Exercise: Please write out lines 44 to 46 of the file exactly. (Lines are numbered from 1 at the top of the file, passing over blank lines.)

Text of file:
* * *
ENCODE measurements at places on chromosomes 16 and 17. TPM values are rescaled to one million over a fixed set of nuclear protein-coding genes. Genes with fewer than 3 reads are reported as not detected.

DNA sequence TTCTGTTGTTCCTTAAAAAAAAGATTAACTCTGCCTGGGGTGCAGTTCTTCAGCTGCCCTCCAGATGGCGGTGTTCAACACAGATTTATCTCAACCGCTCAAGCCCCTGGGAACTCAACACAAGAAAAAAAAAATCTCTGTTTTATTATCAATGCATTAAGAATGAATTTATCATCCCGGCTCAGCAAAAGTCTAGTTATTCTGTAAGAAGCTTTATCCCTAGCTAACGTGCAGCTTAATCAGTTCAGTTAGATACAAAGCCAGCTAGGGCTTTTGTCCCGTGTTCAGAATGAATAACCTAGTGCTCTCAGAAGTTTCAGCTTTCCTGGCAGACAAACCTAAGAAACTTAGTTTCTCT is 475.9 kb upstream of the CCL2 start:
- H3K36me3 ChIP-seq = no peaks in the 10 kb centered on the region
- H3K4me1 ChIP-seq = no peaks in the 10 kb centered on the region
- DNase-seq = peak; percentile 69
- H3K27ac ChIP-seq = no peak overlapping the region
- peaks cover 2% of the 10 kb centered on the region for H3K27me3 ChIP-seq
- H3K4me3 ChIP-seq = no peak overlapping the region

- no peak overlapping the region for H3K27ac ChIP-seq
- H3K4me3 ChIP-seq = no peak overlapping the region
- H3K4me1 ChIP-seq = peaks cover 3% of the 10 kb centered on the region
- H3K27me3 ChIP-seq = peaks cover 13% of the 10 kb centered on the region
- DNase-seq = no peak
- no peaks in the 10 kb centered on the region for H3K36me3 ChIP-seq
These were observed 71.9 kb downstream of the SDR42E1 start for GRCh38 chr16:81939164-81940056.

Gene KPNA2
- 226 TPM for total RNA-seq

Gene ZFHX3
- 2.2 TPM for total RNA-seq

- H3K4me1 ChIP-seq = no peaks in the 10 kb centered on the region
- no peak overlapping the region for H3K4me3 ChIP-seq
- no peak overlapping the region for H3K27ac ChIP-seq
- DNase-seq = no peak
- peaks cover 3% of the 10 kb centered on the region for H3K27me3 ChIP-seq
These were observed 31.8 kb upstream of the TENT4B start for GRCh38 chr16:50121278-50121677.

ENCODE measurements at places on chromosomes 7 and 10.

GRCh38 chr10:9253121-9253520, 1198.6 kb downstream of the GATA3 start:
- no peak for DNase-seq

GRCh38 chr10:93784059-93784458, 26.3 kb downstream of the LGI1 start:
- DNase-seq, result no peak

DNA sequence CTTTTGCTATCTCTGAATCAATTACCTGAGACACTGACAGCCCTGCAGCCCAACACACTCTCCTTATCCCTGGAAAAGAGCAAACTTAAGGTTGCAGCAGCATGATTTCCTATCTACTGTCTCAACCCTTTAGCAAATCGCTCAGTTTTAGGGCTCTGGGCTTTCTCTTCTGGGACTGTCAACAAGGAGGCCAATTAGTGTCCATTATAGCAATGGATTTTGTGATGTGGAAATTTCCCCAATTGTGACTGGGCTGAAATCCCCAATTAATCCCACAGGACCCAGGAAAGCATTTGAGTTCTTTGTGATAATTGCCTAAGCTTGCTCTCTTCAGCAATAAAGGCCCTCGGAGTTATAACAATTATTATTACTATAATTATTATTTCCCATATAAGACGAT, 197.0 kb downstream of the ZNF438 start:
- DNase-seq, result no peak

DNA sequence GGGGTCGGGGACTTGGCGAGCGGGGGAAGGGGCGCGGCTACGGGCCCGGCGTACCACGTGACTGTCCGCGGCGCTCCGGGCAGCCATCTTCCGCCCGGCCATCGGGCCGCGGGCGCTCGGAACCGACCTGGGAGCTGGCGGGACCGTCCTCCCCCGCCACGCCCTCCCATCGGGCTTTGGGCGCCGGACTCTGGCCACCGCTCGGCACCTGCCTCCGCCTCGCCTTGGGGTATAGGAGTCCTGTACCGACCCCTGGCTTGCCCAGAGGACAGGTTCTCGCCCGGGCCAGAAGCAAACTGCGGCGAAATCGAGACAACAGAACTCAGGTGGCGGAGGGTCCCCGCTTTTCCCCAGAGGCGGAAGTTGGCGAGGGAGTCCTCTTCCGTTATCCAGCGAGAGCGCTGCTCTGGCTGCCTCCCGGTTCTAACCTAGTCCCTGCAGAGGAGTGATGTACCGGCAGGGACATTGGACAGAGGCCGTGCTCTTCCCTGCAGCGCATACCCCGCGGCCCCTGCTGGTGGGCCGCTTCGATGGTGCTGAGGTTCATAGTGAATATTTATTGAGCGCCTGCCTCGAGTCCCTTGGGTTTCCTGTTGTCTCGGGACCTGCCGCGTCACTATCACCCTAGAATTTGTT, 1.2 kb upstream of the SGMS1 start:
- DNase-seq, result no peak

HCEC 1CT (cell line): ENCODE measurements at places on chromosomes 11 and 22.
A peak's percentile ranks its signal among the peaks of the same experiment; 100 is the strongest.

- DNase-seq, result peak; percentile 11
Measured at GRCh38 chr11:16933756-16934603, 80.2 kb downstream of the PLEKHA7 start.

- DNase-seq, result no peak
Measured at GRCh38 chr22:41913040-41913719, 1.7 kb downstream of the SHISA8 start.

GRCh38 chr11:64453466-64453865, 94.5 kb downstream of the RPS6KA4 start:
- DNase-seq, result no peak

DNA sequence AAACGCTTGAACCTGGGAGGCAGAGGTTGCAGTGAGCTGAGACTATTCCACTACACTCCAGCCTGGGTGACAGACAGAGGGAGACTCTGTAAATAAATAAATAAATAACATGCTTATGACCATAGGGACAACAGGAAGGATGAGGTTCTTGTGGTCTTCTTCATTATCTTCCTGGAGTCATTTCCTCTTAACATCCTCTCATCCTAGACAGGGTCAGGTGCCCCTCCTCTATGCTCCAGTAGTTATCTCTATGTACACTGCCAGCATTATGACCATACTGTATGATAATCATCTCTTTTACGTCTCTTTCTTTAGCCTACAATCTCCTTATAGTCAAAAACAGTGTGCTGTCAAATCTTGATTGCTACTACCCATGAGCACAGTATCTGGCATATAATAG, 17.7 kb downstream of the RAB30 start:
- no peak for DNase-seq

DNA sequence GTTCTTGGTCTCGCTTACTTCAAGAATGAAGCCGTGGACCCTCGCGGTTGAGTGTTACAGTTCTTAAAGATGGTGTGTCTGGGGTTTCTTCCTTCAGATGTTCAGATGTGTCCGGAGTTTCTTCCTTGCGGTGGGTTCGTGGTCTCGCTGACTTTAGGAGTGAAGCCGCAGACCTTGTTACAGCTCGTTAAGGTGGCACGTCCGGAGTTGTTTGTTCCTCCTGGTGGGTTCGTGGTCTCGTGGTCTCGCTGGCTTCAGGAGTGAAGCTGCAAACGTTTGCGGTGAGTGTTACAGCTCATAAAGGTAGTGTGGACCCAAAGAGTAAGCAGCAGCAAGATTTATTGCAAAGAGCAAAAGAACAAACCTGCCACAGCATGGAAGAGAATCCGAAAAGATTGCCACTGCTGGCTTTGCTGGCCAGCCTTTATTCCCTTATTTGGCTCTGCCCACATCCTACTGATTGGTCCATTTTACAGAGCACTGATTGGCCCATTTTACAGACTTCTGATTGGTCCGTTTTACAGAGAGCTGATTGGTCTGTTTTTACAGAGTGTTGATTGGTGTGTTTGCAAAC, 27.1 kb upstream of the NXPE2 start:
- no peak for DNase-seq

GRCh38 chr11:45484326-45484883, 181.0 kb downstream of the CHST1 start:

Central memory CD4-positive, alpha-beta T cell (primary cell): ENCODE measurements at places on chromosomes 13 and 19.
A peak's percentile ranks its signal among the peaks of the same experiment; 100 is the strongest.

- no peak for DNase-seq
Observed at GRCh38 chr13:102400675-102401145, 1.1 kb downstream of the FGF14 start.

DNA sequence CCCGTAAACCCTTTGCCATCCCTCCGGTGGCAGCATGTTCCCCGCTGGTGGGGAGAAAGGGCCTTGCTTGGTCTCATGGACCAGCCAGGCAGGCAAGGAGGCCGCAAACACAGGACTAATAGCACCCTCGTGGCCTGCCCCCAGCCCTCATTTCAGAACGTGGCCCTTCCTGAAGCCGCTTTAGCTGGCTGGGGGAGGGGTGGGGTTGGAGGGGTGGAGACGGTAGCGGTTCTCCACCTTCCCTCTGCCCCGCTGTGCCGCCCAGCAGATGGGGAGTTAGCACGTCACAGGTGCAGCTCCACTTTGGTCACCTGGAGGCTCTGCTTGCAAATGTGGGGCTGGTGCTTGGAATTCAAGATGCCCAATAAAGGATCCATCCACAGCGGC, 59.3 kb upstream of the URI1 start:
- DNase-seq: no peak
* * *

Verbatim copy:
- no peak for DNase-seq

DNA sequence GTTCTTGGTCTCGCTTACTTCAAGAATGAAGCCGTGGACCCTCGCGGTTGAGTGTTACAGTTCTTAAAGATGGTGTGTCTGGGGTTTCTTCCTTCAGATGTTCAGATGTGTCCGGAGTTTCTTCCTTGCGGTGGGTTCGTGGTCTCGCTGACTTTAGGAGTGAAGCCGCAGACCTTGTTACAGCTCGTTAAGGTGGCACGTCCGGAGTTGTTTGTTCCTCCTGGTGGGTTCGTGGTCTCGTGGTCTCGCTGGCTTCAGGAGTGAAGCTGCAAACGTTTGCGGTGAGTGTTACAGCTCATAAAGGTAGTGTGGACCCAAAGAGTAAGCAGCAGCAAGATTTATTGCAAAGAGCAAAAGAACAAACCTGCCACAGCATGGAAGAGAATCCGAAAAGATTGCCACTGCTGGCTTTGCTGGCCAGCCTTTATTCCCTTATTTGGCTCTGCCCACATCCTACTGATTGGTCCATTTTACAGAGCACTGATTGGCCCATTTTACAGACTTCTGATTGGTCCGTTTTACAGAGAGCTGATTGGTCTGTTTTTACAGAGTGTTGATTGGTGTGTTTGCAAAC, 27.1 kb upstream of the NXPE2 start:
- no peak for DNase-seq